It might strike other readers, however, that neoclassicism is not an artistic style well suited to anatomical illustration. After all, aesthetically it moves the process of representation towards idealization and the reduction of a subject’s individualizing features. Would not anatomical illustration prefer the opposite? In many instances one would think so, but Bell’s aim in this publication was not in conflict with neoclassicism’s stylistic directives. He says of Figure 1 that it “is not to be considered as an accurate representation of those intricate Nerves, which take their course through the bones of the face, but merely as a plan, which gives a simple arrangement of the first seven Nerves of the Cranium.”9 He even labels the illustration a “Scheme of The Nerves of the Face & Eye.” Since simplification is one of Bell’s goals and the aim is not to depict some actual configuration of nerves in a particular specimen, the lines that represent the nerves can be made more uniform and distributed in a more pleasing arrangement than one would find in a subject on the dissecting table. This softening of nature’s irregularities allows for a composition that is in harmony with neoclassical aesthetics.

The medium Bell chose is also well suited to the purpose of his illustrations. Metal plate engraving uses inscribed lines to capture the outlines of things and to create the hatching that conveys their volumes and textures. It is a very linear medium and perfect for depicting the paths of the nerves, which of course are themselves linear. Line is the principal visual element for neoclassicism, and thus there is a strong harmony between the content of the illustration and its form of visual expression. It is a successful and attractive image. No wonder then that John Bell wanted Charles to help with the illustrations for his own books.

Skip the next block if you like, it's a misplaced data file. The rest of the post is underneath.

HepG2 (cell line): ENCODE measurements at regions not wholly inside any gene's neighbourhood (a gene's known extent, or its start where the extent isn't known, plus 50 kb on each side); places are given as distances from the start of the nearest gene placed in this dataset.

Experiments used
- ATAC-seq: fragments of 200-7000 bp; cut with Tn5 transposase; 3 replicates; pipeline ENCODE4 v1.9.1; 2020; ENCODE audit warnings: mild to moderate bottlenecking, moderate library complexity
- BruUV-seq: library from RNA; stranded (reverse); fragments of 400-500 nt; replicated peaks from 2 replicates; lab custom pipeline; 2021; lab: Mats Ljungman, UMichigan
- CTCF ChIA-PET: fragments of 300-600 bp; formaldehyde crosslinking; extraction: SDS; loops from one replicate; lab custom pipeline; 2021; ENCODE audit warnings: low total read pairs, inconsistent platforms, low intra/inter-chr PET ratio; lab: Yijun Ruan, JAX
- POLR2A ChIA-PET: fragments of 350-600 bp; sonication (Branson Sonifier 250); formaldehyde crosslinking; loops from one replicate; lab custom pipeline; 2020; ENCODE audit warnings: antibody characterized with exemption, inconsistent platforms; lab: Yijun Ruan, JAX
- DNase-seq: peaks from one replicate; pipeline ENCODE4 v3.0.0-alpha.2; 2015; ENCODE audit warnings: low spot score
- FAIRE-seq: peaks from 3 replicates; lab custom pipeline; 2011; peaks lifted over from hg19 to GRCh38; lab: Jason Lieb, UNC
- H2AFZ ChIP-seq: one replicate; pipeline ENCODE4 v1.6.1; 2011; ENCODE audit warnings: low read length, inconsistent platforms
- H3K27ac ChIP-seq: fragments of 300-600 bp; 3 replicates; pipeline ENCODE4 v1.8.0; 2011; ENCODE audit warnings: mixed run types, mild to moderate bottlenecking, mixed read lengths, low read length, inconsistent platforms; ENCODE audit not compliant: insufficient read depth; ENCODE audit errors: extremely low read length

There is an interesting conflict, though, between Charles Bell’s use of neoclassical aesthetics and his brother John’s doctrines about the place of art in anatomical illustration. Charles was responsible for a large number of the drawings (and some of the text) in John’s monumental The Anatomy of the Human Body.10 None of its illustrations however could be described as neoclassical, and most of them are grittier than what was typically produced in that era. In fact, some of John Bell’s works, particularly the Engravings, Explaining the Anatomy of the Bones, Muscles and Joints, have illustrations that are usually described by non-medical viewers as gruesome and horrific.11 John Bell wanted to kill the fanciful artistic tradition of the obliging or self-anatomizing corpse and replace it with the bleak realities of the dissection room. Artistic imagination and the history of art have no place in anatomical illustration. The bracing truth is all that is required. Interestingly, John Bell was also a committed supporter of classical aesthetics and he wrote the best book on that artistic tradition ever produced by a scientific figure.12 How one reconciles his anatomical illustrations with his aesthetics, and accounts for apparent discrepancies with his collaborator and brother Charles, is a complicated story that requires a deeper excavation of the foundations of the relationship between anatomical illustration and art theory in eighteenth and nineteenth century Britain.